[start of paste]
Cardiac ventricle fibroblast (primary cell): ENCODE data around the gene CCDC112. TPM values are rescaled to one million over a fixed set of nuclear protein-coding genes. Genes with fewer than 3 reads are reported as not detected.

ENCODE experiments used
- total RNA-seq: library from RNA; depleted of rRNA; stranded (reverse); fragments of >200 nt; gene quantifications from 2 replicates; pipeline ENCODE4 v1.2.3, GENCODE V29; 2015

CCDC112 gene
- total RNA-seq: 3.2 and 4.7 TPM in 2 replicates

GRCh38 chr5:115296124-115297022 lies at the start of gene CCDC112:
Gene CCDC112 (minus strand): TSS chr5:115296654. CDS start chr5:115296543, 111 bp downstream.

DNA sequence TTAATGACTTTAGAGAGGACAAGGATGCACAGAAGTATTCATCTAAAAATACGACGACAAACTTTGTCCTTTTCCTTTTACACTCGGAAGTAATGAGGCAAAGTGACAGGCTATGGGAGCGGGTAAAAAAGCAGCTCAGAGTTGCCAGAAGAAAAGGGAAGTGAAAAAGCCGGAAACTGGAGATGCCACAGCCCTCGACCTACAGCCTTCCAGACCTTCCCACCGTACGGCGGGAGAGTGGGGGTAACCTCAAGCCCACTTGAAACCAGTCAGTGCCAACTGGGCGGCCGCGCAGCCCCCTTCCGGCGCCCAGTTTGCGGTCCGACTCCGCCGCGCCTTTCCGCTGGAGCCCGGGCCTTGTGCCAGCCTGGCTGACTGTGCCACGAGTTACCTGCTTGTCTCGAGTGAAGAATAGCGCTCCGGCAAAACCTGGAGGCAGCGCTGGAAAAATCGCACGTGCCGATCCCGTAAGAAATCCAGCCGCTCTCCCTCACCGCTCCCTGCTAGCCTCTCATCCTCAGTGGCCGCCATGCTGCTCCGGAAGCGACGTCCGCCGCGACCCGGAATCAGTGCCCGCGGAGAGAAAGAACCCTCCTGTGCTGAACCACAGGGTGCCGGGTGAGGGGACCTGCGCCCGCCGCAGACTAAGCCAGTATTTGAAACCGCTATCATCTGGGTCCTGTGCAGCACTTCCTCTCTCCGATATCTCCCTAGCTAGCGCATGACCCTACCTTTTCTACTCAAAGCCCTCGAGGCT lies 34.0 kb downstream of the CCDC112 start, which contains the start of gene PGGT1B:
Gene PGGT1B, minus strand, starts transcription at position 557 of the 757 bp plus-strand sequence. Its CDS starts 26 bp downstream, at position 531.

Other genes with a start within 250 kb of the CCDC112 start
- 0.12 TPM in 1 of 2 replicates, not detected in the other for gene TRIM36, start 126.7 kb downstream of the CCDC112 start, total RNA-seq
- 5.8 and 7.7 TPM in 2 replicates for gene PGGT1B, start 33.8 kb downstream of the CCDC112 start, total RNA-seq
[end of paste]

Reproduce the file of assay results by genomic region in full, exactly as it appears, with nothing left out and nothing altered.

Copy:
Cardiac ventricle fibroblast (primary cell): ENCODE data around the gene CCDC112. TPM values are rescaled to one million over a fixed set of nuclear protein-coding genes. Genes with fewer than 3 reads are reported as not detected.

ENCODE experiments used
- total RNA-seq: library from RNA; depleted of rRNA; stranded (reverse); fragments of >200 nt; gene quantifications from 2 replicates; pipeline ENCODE4 v1.2.3, GENCODE V29; 2015

CCDC112 gene
- total RNA-seq: 3.2 and 4.7 TPM in 2 replicates

GRCh38 chr5:115296124-115297022 lies at the start of gene CCDC112:
Gene CCDC112 (minus strand): TSS chr5:115296654. CDS start chr5:115296543, 111 bp downstream.

DNA sequence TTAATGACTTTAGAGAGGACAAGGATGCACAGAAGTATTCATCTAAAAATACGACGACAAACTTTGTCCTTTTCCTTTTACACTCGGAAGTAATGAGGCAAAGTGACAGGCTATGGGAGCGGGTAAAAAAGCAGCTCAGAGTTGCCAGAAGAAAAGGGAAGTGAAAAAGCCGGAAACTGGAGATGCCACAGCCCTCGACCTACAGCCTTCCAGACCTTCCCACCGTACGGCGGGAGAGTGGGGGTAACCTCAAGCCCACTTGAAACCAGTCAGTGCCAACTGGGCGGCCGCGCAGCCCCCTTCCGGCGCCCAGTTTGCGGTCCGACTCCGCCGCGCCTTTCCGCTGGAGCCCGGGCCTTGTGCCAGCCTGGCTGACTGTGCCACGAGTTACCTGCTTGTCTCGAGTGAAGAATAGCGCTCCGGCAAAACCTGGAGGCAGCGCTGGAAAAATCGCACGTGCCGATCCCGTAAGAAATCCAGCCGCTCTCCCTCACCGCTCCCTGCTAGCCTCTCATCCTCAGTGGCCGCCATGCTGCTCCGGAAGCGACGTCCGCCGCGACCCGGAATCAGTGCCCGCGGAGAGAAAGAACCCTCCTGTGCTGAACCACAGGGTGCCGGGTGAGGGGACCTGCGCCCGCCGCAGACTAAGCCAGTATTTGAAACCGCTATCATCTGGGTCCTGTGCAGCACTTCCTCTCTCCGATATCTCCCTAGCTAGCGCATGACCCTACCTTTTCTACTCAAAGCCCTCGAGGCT lies 34.0 kb downstream of the CCDC112 start, which contains the start of gene PGGT1B:
Gene PGGT1B, minus strand, starts transcription at position 557 of the 757 bp plus-strand sequence. Its CDS starts 26 bp downstream, at position 531.

Other genes with a start within 250 kb of the CCDC112 start
- 0.12 TPM in 1 of 2 replicates, not detected in the other for gene TRIM36, start 126.7 kb downstream of the CCDC112 start, total RNA-seq
- 5.8 and 7.7 TPM in 2 replicates for gene PGGT1B, start 33.8 kb downstream of the CCDC112 start, total RNA-seq